The hidden costs of cryptocurrency: is Bitcoin’s huge power demand too high a price to pay?

17/05/18 | Blog

Bitcoin is an increasingly mainstream topic of conversation in the financial press.

The long-term viability of the cryptocurrency, the lack of transparency inherent to the process, and its investment potential are now discussed in publications as austere as the Financial Times and the Daily Telegraph.

Even the Governor of the Bank of England has felt compelled to weigh in with his view.

What has garnered little attention, however, are the energy implications of cryptocurrency.

The Bitcoin concept is of a digital IOU, usable to buy goods and services, primarily online (although Bitcoin is starting to make some purchase on the physical world, with some Subway outlets accepting Bitcoin as payment).

The process that undergirds the concept uses blockchain technology to create a digital record of all Bitcoin transactions, which is then checked against records held by other participants in the framework using an agreed set of rules, or protocol, contained in Bitcoin’s code to validate new transactions.

The algorithm contained within Bitcoin’s system becomes more and more complicated with each transaction. Bitcoin is, therefore, about solving of an exponentially more complex algorithm in lightning-quick time – sometimes measured in the mind-boggling quintillions of a second – using computers.

With the ever-increasing complexity of the procedure, more and more processing power is required.

This means that the energy usage of the process is enormous.

There are various ways to conceptualize the scale of the energy consumption and environmental impact of the cryptocurrency:

More CO2 generated in a year than a million transatlantic flights,
Greater overall power usage than the Republic of Ireland
30 megatonnes of CO2 and 60 TWh of electricity a year.

However you think of it, the energy consumption and carbon footprint of Bitcoin transactions is enormous, and growing.

More than that, the rate of growth of that consumption is increasing.

The competitive process inherent to Bitcoin mining exacerbates this consumption problem.

As discussed above, anyone who uses the Bitcoin process must utilise blockchain technology, which is a record of all transactions that have already taken place using Bitcoin.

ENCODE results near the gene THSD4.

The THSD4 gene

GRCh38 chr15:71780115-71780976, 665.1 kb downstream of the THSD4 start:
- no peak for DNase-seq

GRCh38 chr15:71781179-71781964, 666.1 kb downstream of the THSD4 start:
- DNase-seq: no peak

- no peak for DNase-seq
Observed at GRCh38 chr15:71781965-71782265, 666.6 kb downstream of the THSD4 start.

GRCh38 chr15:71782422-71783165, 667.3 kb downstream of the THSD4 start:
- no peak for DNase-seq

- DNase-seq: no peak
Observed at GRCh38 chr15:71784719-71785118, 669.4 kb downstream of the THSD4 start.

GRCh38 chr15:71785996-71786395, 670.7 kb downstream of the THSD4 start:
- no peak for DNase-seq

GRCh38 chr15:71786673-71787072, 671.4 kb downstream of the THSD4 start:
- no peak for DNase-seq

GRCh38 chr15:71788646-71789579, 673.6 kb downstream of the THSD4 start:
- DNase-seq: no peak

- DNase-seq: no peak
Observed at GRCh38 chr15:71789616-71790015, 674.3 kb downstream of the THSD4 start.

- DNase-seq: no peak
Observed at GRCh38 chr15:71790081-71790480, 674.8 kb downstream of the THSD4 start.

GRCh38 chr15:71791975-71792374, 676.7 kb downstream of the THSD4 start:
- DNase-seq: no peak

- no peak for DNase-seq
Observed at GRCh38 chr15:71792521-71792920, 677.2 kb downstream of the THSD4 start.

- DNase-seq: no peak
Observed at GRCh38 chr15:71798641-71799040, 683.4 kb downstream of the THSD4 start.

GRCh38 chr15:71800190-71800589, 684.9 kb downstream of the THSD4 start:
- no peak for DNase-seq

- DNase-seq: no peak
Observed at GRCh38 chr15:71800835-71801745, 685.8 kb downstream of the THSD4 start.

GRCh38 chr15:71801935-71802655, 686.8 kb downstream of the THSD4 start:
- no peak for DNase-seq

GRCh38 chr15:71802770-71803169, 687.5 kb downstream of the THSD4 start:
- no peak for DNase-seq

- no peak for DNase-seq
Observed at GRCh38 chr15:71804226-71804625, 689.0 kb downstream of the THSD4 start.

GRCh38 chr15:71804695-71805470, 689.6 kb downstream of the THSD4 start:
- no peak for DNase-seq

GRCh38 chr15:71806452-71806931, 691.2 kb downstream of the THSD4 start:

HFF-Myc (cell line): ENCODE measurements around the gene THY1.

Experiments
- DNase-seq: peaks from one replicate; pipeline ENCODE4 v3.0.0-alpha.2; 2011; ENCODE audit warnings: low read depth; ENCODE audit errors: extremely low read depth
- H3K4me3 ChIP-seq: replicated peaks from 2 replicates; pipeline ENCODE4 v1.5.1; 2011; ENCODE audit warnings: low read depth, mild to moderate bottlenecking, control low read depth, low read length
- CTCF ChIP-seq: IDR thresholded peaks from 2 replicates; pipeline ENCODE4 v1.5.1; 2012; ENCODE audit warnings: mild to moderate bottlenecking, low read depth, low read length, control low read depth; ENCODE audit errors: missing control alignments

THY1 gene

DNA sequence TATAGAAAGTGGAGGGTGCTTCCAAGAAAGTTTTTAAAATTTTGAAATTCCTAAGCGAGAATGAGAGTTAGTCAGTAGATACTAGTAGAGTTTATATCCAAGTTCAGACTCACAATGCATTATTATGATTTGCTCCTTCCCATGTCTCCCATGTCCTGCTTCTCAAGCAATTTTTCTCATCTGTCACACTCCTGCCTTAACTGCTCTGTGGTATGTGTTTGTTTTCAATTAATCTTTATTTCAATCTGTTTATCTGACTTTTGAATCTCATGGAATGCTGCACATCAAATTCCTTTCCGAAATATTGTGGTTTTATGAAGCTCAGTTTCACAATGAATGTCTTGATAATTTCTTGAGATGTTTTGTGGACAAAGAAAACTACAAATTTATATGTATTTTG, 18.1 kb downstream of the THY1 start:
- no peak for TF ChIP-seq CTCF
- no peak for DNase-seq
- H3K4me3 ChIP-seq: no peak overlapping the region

Each transaction forms a ‘block’ on the chain, which can then be added to by future users.

To form a new block, users must use an agreed protocol to solve a highly complex mathematical equation.

This is done in a competitive process known as mining, where the previous records on the blockchain are validated by the network using the accepted protocol before the equation is solved.

This leads to the equation being exponentially more complex, and, therefore, requiring more and more energy to be solved.

The miner that solves the equation first receives a set number of Bitcoin and a transaction fee of roughly £2,500, before the most recent solution to the equation is communicated to all the other users and the process starts anew.

This means that Bitcoin incentivises vast energy consumption as the greater your processing power, the quicker you can solve the algorithm contained in the Bitcoin protocol, the more likely you are to ‘win’ each competition.

As Alex Hearn described it in the Guardian:

“The more electricity you burn, and the faster your computer, the higher your chance of winning the competition…This is a winner-takes-all game, where the prize is guaranteed to be paid to one, and only one, miner every 10 minutes. Burning more electricity increases your chances of winning, but correspondingly decreases everyone else’s – and so they have a motivation to burn more electricity in turn.”

What does this mean for renewables?

Credit Suisse has calculated that a fivefold increase in Bitcoin’s value would increase the already huge electricity capacity needed to run the cryptocurrency by 1,000%. In fact, the Bank also estimates that 80% of the expenses of Bitcoin miners are spent on electricity.

Katie King on Mitsubishi Electric’s Blog calculated that a single Bitcoin transaction uses approximately 750kWh of energy – the equivalent of boiling 7,500 kettles. In comparison, 100,000 VISA transactions use around 180kWh.

Such vast energy consumption could present opportunities.

Most notably, Enel SpA is reportedly in talks to sell renewable energy directly to a consortium of Bitcoin miners, and some miners are using solar power in Australia.
But the viability of such projects remains a huge unknown.

Many investors and analysts regard Bitcoin as a speculative bubble that will inevitably burst, rendering any revenue streams to renewable projects moribund.

Others think that Bitcoin is either here to stay, or is a harbinger of the future.

In any event, in the short and perhaps medium term, Bitcoin’s energy consumption is likely to continue to put a strain on the energy markets of countries around the world.

Iceland, for example, is set to use more electricity mining Bitcoin than powering its homes in 2018.

The scale of projected growth of Bitcoin’s energy consumption will mean that the grid and other aspects of energy infrastructure will have to consider the potential changes to energy consumption patterns that cryptocurrency and other innovations present.

Ultimately, whether Bitcoin miners represent a viable long-term funding mechanism for renewable projects hinges on the vexed question of whether Bitcoin is a mere bubble.

The broader point is that the rate of economic change and innovation means that future energy consumption is unpredictable, and those in the renewables industry must be flexible and nimble in reacting to changing market conditions.

Bitcoin and its enormous energy consumption may or may not be here to stay, but innovation-led energy market volatility is likely to remain a constant.